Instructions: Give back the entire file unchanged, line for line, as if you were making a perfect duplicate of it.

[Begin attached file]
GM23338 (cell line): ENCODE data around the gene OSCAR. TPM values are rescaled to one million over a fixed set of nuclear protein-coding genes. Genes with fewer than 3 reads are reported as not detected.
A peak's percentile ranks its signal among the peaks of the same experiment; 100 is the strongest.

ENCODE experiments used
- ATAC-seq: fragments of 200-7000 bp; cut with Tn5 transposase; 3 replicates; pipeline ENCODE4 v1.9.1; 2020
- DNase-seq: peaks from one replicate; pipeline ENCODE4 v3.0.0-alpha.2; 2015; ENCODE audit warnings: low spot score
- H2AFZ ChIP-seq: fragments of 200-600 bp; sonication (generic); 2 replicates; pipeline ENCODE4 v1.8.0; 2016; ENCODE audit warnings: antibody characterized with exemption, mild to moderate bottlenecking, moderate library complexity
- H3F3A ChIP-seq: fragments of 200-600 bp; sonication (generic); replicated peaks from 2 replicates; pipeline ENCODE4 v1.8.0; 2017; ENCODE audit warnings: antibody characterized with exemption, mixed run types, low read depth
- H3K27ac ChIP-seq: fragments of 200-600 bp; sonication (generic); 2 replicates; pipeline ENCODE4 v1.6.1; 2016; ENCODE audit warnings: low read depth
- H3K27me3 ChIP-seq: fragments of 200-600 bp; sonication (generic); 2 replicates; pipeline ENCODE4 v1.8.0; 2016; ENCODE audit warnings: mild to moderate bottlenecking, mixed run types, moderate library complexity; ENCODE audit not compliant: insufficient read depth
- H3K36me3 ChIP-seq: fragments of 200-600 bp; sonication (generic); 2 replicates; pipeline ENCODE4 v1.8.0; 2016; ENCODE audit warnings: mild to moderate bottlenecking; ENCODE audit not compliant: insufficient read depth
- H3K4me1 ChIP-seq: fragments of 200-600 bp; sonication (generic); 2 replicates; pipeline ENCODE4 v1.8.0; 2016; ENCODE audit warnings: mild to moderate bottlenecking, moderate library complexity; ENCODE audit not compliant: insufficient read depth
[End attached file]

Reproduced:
GM23338 (cell line): ENCODE data around the gene OSCAR. TPM values are rescaled to one million over a fixed set of nuclear protein-coding genes. Genes with fewer than 3 reads are reported as not detected.
A peak's percentile ranks its signal among the peaks of the same experiment; 100 is the strongest.

ENCODE experiments used
- ATAC-seq: fragments of 200-7000 bp; cut with Tn5 transposase; 3 replicates; pipeline ENCODE4 v1.9.1; 2020
- DNase-seq: peaks from one replicate; pipeline ENCODE4 v3.0.0-alpha.2; 2015; ENCODE audit warnings: low spot score
- H2AFZ ChIP-seq: fragments of 200-600 bp; sonication (generic); 2 replicates; pipeline ENCODE4 v1.8.0; 2016; ENCODE audit warnings: antibody characterized with exemption, mild to moderate bottlenecking, moderate library complexity
- H3F3A ChIP-seq: fragments of 200-600 bp; sonication (generic); replicated peaks from 2 replicates; pipeline ENCODE4 v1.8.0; 2017; ENCODE audit warnings: antibody characterized with exemption, mixed run types, low read depth
- H3K27ac ChIP-seq: fragments of 200-600 bp; sonication (generic); 2 replicates; pipeline ENCODE4 v1.6.1; 2016; ENCODE audit warnings: low read depth
- H3K27me3 ChIP-seq: fragments of 200-600 bp; sonication (generic); 2 replicates; pipeline ENCODE4 v1.8.0; 2016; ENCODE audit warnings: mild to moderate bottlenecking, mixed run types, moderate library complexity; ENCODE audit not compliant: insufficient read depth
- H3K36me3 ChIP-seq: fragments of 200-600 bp; sonication (generic); 2 replicates; pipeline ENCODE4 v1.8.0; 2016; ENCODE audit warnings: mild to moderate bottlenecking; ENCODE audit not compliant: insufficient read depth
- H3K4me1 ChIP-seq: fragments of 200-600 bp; sonication (generic); 2 replicates; pipeline ENCODE4 v1.8.0; 2016; ENCODE audit warnings: mild to moderate bottlenecking, moderate library complexity; ENCODE audit not compliant: insufficient read depth